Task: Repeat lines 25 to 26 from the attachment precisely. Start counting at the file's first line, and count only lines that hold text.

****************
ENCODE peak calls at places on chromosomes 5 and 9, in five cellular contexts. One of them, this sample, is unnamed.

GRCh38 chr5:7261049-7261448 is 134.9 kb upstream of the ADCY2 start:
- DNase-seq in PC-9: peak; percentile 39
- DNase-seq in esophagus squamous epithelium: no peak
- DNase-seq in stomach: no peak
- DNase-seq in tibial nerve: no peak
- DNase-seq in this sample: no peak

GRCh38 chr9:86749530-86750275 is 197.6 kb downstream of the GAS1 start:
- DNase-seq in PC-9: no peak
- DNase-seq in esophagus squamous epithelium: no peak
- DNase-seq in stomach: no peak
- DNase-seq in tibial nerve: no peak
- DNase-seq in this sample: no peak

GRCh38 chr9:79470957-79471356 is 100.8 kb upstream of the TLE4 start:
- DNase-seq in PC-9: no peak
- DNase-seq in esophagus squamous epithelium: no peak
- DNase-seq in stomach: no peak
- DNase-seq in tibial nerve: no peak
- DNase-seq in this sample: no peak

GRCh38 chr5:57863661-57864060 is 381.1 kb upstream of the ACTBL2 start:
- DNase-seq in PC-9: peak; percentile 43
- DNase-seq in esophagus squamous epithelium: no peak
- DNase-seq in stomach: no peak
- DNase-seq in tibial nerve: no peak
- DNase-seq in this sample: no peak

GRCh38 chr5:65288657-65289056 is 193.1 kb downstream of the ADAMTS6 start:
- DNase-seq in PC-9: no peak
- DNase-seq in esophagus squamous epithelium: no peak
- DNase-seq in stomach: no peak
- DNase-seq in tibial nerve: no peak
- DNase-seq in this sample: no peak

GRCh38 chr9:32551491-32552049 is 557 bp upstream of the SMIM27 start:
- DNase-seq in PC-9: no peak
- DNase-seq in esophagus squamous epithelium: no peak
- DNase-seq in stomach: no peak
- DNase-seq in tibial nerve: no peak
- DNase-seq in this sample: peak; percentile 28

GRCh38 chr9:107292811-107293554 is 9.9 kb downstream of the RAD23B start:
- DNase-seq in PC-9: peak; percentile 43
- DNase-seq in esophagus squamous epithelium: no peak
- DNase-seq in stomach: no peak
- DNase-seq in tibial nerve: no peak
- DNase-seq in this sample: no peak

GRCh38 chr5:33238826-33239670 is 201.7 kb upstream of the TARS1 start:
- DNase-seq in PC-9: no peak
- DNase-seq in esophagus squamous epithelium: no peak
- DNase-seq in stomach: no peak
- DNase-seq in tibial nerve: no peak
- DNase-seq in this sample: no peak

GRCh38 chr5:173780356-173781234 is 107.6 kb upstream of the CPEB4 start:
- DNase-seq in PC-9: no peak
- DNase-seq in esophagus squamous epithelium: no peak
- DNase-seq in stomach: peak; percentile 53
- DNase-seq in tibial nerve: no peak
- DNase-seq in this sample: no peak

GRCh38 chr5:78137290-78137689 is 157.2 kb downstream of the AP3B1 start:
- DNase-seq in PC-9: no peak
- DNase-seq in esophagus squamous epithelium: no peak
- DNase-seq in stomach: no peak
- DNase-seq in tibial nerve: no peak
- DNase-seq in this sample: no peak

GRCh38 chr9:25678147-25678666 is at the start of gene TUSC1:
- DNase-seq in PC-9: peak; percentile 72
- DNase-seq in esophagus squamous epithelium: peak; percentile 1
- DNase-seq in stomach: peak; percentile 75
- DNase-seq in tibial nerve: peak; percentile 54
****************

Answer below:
- DNase-seq in this sample: no peak

GRCh38 chr5:65288657-65289056 is 193.1 kb downstream of the ADAMTS6 start: